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From Santa Barbara to Earth Day

From Santa Barbara to Earth Day

Chapter:
(p.35) Two From Santa Barbara to Earth Day
Source:
Seeing Green
Author(s):
Finis Dunaway
Publisher:
University of Chicago Press
DOI:10.7208/chicago/9780226169934.003.0002

This chapter considers how media coverage of the 1969 Santa Barbara oil spill and photographs of the Earth from space popularized the notion of all-encompassing, slowly escalating environmental crisis. From Santa Barbara to the first celebration of Earth Day in 1970, the environmental crisis became the conceptual frame through which the media portrayed pollution and other environmental problems. This coverage revealed how the long timeframes of fear became increasingly accepted in American public culture and how the shift in emotional styles made possible the emergence of popular environmentalism. Audiences looked beyond the specific example of Santa Barbara to see this oil spill as a sign of the slow-motion violence of the environmental crisis. This perception of Santa Barbara involved the fusion of fact and feeling, science and spectacle: audiences responded emotionally to the plight of imperiled wildlife and filtered these feelings through the ecological lens that had already brought warnings of radioactive fallout, pesticide dangers, and other threats to humans and nature.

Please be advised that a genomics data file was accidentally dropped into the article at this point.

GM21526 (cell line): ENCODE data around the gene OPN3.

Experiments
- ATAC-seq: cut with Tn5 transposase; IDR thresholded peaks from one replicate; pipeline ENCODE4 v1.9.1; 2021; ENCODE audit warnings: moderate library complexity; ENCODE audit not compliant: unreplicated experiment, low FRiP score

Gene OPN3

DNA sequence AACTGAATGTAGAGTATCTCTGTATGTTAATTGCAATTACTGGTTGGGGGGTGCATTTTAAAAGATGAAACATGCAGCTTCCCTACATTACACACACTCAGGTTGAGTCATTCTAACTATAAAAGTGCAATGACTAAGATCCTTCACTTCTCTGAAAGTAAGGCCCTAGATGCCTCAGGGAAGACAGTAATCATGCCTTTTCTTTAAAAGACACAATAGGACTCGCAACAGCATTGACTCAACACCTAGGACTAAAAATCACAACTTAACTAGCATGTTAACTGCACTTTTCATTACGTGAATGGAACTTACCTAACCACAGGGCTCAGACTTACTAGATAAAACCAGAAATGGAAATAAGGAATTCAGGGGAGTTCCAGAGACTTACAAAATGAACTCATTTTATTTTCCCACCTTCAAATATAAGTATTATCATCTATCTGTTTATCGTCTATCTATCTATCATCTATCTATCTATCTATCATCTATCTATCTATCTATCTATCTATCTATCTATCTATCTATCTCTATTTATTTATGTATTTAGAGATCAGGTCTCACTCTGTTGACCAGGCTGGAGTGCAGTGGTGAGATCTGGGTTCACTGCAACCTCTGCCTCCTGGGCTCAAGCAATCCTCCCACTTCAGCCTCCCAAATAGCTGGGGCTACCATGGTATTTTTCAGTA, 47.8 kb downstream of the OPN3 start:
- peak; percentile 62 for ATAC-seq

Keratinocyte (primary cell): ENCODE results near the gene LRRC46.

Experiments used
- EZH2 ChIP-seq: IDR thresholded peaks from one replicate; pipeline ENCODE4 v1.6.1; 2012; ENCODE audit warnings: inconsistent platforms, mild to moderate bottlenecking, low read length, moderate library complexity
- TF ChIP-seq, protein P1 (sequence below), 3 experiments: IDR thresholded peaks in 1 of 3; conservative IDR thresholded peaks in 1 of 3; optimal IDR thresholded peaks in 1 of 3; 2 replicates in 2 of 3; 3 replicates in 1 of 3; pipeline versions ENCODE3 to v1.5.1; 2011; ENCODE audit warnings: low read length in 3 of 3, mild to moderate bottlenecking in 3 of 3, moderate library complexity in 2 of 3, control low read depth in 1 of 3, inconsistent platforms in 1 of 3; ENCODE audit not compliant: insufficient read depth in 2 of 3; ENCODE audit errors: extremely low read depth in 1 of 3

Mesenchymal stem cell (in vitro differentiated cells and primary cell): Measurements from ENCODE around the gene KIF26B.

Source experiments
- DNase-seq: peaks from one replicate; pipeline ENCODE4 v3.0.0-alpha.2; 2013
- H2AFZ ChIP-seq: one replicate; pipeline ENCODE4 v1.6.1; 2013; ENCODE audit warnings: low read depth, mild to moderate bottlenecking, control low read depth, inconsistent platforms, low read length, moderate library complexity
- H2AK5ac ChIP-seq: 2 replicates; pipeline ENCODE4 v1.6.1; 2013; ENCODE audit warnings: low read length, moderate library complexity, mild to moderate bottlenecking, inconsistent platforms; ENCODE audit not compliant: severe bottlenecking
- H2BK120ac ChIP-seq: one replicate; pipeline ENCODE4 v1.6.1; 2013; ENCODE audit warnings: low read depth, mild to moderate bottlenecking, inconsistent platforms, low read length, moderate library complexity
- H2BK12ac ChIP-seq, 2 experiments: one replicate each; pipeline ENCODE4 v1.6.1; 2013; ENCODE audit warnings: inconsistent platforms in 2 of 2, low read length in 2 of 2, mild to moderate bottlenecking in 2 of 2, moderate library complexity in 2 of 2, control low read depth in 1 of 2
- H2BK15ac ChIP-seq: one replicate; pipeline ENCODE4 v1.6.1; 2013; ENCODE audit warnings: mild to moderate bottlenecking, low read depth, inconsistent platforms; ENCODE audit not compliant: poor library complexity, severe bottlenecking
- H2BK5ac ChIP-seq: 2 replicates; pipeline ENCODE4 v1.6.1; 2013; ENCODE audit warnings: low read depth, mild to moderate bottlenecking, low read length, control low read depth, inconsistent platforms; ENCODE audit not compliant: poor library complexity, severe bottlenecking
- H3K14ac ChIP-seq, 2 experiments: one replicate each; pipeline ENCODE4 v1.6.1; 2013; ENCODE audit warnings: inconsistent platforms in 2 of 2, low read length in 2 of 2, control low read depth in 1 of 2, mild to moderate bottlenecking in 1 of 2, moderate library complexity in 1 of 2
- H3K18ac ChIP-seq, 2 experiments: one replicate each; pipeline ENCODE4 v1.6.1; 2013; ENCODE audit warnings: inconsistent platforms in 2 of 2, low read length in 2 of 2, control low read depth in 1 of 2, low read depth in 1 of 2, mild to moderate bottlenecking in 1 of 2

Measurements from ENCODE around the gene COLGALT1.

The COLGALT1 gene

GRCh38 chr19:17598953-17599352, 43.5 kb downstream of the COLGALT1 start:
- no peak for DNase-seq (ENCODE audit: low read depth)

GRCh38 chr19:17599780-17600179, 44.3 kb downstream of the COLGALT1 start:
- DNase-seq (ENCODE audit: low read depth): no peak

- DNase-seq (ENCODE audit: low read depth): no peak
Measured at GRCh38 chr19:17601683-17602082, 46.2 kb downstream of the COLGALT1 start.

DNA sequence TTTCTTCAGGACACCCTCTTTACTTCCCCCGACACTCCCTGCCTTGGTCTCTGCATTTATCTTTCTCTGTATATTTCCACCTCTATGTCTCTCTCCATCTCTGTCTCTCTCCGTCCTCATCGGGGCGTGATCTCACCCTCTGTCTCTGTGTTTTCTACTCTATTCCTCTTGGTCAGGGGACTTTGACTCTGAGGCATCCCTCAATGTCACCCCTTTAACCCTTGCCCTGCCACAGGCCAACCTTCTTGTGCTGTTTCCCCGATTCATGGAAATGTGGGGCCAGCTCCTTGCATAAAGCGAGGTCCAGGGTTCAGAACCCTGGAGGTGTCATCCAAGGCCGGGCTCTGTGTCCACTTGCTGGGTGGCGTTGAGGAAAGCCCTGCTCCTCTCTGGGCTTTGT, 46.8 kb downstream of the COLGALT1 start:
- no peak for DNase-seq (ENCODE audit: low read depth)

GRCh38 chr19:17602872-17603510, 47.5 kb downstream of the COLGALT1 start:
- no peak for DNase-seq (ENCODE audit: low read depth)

Keywords:   Santa Barbara oil spill, Earth Day, environmental crisis, earth imagery, emotions, ecological lens

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